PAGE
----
3 Ways a March Rate Hike Will Hurt the Economy

march rate hike could hurt economy

From Birch Gold Group

After implementing the second major rate increase in over seven years this past December, the Federal Reserve is planning to hike interest rates several times in 2017, with the latest indications pointing to the next rate coming in just one week, on March 15. Many believe the Fed’s newfound ambition is a “bullish” signal that officials feel confident in the market, but others have a different idea of why the Fed is rushing to raise rates.

Jim Rickards recently gave his opinion of what’s going on:

It’s not because they think the economy’s strong — we might even be looking at negative GDP for the first quarter — but because they’re worried they’ll have to raise them before the next recession arrives.

So the Fed is on a mission to raise rates as soon as possible so they can cut them when the recession comes.

That means the Fed is likely acting to raise rates while it still can – before a crisis necessitating a renewal of rate cuts presents itself. Essentially, the Fed is raising rates so it has room to cut them later.

Ironically, it may be rate hikes themselves that bring such a crisis about. Here are three big ways the next hike could hurt the economy.

1. Pressuring an Already Vulnerable Housing Market

The housing market has made a long and slow recovery from its painful collapse in 2008, but it still isn’t out of the woods. Plus, the progress made thus far is largely owed to near-zero interest rates perpetuated by the Fed over the past 7 years.

Now that rates are on their way back up, it could put the housing market back in troubled waters.

Zack’s Equity Research writes in a recent Nasdaq report (emphasis ours):

…with the Federal Reserve announcing a hike in the benchmark Federal Funds target rate, mortgage rates will probably rise in 2017 or after that. High mortgage rates dilute the demand for new homes as mortgage loans become expensive. This lowers purchasing power of buyers and hurts volumes, revenues and profits of homebuilders.

Additionally, the rise in mortgage rates may impact affordability at a time when millennials are taking baby steps into the housing market. Higher interest rates will only heighten issues and may further delay home purchases by millennials.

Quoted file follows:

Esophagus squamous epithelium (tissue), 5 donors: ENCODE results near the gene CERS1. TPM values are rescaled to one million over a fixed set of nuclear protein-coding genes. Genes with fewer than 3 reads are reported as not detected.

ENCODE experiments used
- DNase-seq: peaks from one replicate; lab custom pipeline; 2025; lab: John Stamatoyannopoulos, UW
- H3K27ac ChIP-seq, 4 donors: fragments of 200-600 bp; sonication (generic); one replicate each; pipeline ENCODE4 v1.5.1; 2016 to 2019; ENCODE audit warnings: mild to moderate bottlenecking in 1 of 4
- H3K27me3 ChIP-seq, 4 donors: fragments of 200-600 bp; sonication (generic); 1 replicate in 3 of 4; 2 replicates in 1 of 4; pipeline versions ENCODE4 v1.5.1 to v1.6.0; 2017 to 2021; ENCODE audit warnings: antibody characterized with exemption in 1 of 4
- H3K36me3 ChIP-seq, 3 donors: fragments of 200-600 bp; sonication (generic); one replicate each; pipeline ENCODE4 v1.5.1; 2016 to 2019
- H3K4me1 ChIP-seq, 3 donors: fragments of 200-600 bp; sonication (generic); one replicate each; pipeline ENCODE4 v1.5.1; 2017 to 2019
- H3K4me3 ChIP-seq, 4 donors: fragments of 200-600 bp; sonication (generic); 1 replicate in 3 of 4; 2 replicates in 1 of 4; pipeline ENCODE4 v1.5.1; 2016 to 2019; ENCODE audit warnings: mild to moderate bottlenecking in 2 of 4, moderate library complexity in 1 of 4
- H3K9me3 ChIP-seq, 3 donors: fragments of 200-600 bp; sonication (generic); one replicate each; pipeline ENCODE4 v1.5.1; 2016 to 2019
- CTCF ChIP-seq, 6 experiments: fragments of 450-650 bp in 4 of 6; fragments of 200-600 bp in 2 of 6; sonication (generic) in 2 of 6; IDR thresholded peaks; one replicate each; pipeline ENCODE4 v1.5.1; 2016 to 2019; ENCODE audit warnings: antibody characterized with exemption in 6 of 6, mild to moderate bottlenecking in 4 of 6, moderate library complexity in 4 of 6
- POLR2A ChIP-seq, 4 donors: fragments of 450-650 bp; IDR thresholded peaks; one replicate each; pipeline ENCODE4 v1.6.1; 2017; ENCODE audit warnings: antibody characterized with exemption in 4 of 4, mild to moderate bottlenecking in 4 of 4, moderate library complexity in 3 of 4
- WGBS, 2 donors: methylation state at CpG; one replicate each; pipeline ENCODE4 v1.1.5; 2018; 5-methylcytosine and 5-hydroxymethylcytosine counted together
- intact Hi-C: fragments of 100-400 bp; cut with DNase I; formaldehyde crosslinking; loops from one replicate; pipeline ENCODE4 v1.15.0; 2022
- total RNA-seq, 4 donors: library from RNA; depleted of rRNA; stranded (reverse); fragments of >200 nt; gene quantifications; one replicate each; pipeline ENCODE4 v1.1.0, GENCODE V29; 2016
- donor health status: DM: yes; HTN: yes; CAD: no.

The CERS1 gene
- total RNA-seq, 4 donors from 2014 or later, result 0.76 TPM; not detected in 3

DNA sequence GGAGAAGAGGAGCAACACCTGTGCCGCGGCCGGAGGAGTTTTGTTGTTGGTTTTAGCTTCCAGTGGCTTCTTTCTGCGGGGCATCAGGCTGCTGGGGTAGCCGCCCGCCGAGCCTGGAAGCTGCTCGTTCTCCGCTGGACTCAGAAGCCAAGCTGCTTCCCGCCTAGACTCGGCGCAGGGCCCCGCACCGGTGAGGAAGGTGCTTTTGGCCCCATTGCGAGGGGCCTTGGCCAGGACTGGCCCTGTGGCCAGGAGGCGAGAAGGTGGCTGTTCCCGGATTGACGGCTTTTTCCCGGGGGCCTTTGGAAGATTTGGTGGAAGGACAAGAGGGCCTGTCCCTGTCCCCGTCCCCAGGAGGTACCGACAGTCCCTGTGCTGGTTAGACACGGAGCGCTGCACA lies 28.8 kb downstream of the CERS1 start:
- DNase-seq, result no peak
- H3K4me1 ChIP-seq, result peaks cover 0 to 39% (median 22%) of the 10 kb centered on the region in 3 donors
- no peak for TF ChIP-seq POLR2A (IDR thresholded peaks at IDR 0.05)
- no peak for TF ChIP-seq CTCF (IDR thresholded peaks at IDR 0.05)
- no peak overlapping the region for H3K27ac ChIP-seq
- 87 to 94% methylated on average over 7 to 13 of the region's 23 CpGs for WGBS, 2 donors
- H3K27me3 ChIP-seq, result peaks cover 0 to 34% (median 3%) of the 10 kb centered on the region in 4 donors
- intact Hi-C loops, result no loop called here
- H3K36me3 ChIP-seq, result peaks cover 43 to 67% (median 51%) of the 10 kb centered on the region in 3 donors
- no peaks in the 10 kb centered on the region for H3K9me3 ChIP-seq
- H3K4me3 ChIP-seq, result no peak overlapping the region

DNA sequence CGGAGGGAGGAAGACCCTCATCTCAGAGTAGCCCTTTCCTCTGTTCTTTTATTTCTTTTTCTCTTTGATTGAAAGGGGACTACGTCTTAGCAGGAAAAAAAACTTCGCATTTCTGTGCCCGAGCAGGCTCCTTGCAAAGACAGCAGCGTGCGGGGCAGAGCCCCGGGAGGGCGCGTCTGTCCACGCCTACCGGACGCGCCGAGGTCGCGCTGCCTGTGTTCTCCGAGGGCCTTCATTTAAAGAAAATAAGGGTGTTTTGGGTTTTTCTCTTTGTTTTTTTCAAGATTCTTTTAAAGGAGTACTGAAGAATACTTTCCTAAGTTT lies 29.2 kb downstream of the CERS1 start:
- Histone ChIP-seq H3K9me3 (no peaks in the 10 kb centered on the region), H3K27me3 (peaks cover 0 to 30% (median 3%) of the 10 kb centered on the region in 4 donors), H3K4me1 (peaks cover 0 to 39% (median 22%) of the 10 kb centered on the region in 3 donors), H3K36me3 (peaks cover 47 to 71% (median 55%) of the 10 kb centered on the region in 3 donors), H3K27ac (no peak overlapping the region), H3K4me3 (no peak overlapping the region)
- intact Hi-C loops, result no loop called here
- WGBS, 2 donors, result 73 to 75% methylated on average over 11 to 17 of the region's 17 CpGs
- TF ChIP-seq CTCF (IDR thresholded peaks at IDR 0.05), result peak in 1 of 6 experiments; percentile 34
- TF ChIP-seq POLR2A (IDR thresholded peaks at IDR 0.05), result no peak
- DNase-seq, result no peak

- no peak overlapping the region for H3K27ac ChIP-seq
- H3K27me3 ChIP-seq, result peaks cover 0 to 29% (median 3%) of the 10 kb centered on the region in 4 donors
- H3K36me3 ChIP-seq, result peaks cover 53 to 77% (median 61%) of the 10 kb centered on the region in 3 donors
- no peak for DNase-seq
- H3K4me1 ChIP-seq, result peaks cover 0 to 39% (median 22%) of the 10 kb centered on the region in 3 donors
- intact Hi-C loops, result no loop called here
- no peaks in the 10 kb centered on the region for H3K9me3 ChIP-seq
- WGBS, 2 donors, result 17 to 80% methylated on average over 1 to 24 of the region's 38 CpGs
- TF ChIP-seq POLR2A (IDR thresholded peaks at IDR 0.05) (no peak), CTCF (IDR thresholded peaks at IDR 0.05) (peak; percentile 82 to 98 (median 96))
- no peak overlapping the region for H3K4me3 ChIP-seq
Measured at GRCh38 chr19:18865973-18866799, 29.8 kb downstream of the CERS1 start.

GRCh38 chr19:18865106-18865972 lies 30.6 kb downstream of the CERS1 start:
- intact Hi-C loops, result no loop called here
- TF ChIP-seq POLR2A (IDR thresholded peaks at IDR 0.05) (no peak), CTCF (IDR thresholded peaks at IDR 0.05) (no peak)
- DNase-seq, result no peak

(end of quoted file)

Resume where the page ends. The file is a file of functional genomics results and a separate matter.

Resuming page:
2. Popping the Auto Bubble?

The U.S. automotive sector represents a massive facet of the country’s economy. According to the Department of Commerce, it accounts for approximately 3.5% of the nation’s GDP, and employs over 909,700 people.

3.5% of the GDP might not sound like a lot at first, but the automaker bail-out debacle of 2009 proved how critical the industry is to the U.S. economy.

That said, any constriction in auto sales and manufacturing has a direct impact on the rest of the economy. And the Fed’s decision to continue raising rates will undoubtedly cause a slowdown in the auto industry. Auto loan rates will rise, sale will drop, and manufacturing will fall.

But that’s not all.

Auto sales skyrocketed over the past several years due to rock-bottom interest rates. Americans bought more new vehicles in 2016 than any year prior, and they used cheap, readily available credit to do so.

So what’s going to happen when the Fed’s new aggressive rate agenda crashes the party and that credit starts becoming more expensive? The auto industry will undoubtedly experience a pull back, if not a full-blown nosedive.

3. Taking the Stock Market for Granted

Fed officials may be reading the stock market all wrong.

In prepared statements, Fed officials claimed the market is strong, robust, and indifferent to the idea of higher rates. In other words, they believe the market will continue rallying as rates move higher, that the market is already “pricing in” future rate hikes.

But trends in the treasury and bond markets show traders may not be pricing in the prospect of higher rates as Fed officials claim. Contrary to the optimism of mainstream media, that means the Fed’s next round of rate hikes could have a much more violent impact on the stock market than many expect. And JPMorgan predicts “hawkish Fed rhetoric” and rate hikes could cause a stock market pullback soon.

One Asset Surviving and Thriving Under New Rate Hikes

Is there any investment that can guard you from the impact of the Fed’s rate hike crusade?

Despite critics’ claims, gold is continuing to show great promise in this new rate climate, and some experts believe it will thrive even more in the months to come.

Jim Rickards argues:

Gold’s going to go higher again, because people are going to realize the Fed can’t raise rates even though they want to. They’ll have to cheapen the dollar again, and that’s very bullish for gold.

To sum it all up, I’m very impressed with the present gold action because it should be going down based on higher rates and price suppression of the paper gold market. But it’s not, it’s rising.

So I expect gold to really take off in the spring.

Featured, federal reserve, interest rate hike, stock market